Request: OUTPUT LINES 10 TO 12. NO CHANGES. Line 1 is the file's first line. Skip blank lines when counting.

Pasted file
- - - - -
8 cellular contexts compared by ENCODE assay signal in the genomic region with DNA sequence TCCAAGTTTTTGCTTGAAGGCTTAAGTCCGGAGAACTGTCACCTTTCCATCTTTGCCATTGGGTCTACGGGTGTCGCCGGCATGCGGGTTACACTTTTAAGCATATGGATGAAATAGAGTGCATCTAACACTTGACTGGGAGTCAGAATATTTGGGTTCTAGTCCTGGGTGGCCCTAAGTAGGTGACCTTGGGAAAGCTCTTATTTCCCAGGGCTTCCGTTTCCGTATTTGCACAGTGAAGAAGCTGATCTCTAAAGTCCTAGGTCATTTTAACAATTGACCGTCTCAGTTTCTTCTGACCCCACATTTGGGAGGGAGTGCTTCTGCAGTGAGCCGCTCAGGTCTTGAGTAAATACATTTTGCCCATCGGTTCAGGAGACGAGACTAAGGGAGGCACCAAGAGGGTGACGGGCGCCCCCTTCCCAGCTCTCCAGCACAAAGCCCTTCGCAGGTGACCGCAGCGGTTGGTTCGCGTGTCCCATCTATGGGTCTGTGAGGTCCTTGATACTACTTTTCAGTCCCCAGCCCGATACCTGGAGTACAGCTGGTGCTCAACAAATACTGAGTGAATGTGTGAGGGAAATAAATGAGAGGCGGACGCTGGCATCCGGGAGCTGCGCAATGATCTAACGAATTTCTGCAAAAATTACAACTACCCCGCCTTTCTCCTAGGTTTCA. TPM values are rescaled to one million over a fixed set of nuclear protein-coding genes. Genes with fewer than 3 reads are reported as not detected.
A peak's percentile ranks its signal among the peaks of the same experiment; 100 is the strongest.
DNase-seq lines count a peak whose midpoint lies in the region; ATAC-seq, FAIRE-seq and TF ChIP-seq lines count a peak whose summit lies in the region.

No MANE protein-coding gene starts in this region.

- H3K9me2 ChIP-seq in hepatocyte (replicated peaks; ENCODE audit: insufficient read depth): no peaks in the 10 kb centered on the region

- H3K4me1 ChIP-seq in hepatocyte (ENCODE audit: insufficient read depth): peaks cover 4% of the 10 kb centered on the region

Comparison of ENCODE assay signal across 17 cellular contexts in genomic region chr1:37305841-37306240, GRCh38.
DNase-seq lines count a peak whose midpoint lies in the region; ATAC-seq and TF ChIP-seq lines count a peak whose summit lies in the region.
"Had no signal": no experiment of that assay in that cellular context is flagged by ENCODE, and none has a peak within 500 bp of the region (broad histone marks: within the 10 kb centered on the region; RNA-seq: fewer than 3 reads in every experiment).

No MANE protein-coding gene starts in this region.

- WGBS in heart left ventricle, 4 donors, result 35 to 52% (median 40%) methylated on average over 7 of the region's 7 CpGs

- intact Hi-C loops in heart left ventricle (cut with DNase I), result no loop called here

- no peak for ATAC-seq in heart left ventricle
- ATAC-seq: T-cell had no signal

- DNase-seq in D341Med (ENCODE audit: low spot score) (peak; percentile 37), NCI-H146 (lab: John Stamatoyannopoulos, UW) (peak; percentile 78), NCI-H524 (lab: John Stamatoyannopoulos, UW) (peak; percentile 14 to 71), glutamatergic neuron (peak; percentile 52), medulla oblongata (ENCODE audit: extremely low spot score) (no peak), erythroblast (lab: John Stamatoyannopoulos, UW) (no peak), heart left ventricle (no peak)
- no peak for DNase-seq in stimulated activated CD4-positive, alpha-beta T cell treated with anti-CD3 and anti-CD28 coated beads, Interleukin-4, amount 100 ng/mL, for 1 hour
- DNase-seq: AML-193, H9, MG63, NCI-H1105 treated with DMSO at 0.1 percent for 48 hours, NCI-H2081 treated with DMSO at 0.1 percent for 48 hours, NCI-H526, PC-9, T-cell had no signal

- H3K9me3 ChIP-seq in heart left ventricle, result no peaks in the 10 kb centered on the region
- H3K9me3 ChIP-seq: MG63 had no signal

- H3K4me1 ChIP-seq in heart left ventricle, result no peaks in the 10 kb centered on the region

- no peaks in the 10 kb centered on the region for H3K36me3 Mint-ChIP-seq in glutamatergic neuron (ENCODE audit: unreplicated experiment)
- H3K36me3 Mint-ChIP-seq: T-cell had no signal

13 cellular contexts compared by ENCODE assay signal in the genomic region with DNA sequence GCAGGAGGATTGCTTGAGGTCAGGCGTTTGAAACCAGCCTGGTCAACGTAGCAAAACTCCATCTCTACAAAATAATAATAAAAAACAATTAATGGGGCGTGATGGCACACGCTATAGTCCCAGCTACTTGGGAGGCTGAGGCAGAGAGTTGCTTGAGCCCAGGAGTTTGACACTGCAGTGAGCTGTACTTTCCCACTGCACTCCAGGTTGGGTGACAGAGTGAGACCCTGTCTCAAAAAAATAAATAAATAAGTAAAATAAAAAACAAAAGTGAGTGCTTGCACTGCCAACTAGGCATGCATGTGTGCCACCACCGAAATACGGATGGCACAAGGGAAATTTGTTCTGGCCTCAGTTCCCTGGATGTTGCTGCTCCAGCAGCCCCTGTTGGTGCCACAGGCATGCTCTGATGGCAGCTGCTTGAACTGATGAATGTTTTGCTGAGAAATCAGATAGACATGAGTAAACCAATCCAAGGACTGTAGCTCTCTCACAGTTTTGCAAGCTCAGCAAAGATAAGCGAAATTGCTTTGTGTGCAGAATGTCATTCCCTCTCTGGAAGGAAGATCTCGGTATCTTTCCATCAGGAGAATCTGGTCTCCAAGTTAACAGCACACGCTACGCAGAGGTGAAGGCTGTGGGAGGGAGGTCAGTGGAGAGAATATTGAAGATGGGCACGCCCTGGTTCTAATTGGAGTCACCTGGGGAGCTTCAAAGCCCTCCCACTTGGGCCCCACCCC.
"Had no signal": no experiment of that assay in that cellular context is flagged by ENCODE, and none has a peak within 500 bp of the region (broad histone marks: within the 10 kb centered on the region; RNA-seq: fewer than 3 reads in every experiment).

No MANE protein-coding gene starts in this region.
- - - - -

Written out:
No MANE protein-coding gene starts in this region.

- WGBS in heart left ventricle, 4 donors, result 35 to 52% (median 40%) methylated on average over 7 of the region's 7 CpGs

- intact Hi-C loops in heart left ventricle (cut with DNase I), result no loop called here